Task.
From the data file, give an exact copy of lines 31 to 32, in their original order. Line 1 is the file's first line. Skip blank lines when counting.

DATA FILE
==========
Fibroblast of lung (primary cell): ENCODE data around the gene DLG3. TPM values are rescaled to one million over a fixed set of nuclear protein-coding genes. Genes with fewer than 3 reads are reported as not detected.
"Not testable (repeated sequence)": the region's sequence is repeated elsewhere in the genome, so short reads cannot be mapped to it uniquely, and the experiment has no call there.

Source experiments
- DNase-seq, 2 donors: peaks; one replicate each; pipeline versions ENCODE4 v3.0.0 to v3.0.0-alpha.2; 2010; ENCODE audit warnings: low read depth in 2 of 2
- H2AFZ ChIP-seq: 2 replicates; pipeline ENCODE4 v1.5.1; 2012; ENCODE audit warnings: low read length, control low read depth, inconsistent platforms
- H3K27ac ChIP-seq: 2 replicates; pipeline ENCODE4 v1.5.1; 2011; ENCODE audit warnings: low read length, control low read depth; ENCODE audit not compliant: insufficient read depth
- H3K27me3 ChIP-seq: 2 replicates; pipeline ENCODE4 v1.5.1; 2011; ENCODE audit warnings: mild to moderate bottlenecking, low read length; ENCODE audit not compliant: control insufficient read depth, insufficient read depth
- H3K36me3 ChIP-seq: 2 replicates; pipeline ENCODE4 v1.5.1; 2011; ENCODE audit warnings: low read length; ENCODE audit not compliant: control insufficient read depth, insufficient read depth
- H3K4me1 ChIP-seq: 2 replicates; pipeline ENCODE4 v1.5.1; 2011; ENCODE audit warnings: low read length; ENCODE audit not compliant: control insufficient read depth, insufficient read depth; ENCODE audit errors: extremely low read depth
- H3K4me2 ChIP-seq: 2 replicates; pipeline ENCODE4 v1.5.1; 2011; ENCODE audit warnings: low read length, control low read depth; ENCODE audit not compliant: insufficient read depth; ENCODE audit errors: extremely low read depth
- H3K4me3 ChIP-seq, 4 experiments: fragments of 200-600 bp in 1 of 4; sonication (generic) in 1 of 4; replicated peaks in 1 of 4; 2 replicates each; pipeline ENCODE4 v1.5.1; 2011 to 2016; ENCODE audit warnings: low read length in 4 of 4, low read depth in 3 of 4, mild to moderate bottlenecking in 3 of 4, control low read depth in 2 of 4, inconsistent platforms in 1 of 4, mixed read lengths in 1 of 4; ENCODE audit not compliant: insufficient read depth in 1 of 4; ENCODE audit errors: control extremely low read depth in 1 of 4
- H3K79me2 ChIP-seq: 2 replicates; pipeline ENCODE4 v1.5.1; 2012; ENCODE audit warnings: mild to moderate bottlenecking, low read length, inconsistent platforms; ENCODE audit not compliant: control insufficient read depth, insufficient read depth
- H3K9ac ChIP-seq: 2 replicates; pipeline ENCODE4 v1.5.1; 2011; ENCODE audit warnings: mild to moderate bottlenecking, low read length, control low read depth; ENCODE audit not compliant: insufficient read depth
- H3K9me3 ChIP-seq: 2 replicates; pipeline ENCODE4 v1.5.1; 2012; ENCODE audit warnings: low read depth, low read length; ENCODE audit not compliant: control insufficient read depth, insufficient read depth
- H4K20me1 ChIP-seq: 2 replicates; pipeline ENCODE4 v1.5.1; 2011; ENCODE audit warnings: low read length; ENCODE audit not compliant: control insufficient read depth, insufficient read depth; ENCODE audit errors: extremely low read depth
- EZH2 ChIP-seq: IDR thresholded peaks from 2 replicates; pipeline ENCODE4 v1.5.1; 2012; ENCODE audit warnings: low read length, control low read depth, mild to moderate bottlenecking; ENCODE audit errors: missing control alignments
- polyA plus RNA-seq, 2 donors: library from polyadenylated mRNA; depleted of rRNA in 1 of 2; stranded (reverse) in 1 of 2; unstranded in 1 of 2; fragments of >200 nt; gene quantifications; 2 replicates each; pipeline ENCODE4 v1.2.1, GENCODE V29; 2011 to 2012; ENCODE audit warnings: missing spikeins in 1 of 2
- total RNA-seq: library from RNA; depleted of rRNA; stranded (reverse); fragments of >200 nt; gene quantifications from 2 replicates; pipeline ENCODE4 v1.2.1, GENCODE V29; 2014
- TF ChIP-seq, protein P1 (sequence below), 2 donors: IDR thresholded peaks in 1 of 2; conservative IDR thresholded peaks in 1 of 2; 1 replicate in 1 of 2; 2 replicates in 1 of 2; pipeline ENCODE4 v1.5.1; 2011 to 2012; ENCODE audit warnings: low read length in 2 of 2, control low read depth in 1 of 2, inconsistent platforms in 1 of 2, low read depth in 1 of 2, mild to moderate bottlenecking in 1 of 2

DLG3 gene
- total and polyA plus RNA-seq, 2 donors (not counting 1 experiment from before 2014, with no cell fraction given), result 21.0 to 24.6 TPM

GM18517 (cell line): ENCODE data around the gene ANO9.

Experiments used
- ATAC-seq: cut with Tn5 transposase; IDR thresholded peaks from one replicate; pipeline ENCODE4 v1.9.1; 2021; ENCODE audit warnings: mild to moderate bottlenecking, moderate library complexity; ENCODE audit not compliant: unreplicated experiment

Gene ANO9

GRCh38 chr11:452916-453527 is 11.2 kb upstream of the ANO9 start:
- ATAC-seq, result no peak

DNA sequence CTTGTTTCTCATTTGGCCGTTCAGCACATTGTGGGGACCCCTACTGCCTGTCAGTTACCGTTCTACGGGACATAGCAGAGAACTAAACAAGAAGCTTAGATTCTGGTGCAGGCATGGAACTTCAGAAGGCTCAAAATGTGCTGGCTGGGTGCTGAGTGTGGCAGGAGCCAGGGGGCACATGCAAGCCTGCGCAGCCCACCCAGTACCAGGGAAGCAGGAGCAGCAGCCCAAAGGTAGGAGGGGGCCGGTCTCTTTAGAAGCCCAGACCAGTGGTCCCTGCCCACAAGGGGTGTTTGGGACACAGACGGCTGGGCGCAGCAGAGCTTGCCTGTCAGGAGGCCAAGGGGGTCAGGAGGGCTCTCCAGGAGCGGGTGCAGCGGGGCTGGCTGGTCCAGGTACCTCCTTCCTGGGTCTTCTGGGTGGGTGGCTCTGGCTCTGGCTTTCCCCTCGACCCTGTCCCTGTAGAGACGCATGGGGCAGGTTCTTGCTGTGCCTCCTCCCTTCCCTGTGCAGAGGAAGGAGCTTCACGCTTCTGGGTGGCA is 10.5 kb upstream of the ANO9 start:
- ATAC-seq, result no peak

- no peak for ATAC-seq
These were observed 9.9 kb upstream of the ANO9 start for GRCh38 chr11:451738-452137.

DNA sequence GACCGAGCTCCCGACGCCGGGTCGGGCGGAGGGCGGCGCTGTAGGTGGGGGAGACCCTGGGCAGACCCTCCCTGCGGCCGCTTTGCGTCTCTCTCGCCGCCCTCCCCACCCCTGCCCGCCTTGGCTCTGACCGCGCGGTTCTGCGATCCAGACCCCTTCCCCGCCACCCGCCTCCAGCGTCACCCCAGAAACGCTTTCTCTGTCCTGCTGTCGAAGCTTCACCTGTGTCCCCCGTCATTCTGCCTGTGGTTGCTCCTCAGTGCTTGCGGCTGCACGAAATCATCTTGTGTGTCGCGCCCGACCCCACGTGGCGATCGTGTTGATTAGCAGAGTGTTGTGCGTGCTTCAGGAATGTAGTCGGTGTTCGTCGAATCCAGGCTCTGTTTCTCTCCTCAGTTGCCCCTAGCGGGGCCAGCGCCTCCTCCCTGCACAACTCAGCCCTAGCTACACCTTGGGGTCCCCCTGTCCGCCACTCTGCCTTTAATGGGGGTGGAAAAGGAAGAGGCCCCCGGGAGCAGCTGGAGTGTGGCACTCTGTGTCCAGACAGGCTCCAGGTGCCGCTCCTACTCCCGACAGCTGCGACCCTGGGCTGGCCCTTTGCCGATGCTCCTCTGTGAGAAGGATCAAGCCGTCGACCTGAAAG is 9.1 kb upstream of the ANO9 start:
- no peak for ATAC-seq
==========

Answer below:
These were observed 9.9 kb upstream of the ANO9 start for GRCh38 chr11:451738-452137.

DNA sequence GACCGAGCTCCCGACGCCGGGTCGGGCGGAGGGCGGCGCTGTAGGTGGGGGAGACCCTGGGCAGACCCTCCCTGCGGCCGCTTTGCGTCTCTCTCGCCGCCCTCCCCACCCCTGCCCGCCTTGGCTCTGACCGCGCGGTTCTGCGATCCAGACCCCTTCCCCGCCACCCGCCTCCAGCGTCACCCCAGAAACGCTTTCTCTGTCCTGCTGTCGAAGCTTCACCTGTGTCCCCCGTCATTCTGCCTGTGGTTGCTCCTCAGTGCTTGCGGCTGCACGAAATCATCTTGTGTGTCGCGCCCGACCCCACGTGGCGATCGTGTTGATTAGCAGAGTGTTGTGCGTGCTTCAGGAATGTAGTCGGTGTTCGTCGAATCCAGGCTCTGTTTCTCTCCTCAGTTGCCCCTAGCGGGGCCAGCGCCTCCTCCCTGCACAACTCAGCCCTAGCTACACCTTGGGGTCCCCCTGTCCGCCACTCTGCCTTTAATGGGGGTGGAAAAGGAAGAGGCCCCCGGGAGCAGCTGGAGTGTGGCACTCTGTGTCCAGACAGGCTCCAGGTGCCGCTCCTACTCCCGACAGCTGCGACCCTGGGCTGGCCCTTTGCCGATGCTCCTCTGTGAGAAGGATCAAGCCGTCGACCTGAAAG is 9.1 kb upstream of the ANO9 start: